28 February 2007

a listmaker avoids making a list

Richard Lopez has taggd me again. this time it's the 10 most influential books which gave birth to our personal poetics. & again I demur.

in high school my notion of poetry was antique. I memorizd Shakespeare's sonnets. I found Keats & Byron to be standards to which we were to aspire. then came some discoveries. it gets a bit foggy now that I'm approaching the forgetful era of my life. I can no longer tell you when I read Leaves of Grass but it had to have put some step into my blue suede shoes. & since Sherwood Anderson once had a paint factory in my town I also read his Whitman knockoffs Mid American Chants. & the first major poetry reading I went to was by another who emulatd Whitman -- Carl Sandburg.

but probably the first book I read in high school of contemporary poetry that slappd my face was A Coney Island of the Mind. serious poets today don't seem to admit having ever read the book. but to me in my teens it was as important as Catcher in the Rye was as fiction.

in college I fell in love with Hart Crane & Marianne Moore. then came the summer of 1963. I went to NYC to become a student of Kenneth Koch for a couple of weeks. I discoverd Donald Allen's The New American Poetry 1945-1960. & so I began reading Ginsberg & O'Hara & Broughton & Williams & Snyder & Corso & Field. then early in 1965 I met d.a. levy.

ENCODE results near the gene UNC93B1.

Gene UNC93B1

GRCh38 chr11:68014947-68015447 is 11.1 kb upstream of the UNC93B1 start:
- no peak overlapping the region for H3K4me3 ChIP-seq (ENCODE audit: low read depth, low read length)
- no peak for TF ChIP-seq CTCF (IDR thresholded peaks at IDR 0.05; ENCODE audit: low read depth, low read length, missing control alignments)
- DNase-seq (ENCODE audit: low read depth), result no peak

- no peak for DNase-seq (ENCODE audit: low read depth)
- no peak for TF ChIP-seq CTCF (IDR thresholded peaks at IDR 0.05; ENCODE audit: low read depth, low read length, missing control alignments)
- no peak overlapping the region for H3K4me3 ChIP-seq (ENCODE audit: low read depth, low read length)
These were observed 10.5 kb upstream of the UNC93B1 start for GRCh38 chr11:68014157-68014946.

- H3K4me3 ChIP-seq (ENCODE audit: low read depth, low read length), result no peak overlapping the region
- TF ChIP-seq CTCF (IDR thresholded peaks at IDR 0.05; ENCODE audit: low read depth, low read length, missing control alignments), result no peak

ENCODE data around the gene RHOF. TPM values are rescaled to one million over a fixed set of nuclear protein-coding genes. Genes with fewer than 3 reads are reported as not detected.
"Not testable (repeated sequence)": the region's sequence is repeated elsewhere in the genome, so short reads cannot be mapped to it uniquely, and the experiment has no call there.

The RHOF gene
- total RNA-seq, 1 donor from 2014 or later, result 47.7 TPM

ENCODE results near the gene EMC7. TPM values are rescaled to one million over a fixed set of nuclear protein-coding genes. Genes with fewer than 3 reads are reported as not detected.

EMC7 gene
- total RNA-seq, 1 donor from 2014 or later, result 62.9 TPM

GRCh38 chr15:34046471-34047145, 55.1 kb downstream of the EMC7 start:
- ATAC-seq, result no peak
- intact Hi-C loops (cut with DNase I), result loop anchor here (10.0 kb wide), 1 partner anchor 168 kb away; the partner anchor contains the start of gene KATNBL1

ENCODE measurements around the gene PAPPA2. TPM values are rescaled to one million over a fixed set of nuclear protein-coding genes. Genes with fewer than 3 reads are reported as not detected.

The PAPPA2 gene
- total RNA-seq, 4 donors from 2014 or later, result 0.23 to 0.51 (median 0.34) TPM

by grad school I had to turn out a thesis in order to graduate. that last summer I threw together a truly awful piece of work on Robert Lowell. altho I haven't read him in some years his Life Studies was important to me then. I had more passion for O'Hara but Lowell was safer & I had a teaching fellowship to accept & had to churn out something quickly. it's such an embarrassment to me I don't even have a copy.

so those are some of the books & poets who matterd. somewhere along the way film & art became as important to my poetics as poetry. but then I'm not an intellectual & even tho I was involvd for years at a university I don't consider myself to have ever been an academic. no one reads me seriously so I haven't had to deal with discussing these matters. I just keep reading who I want to read & writing what I want to write.

1 comment:

Vera Charles said...

I never got past,

"There was a young man from Nantucket."

Irreverent kisses,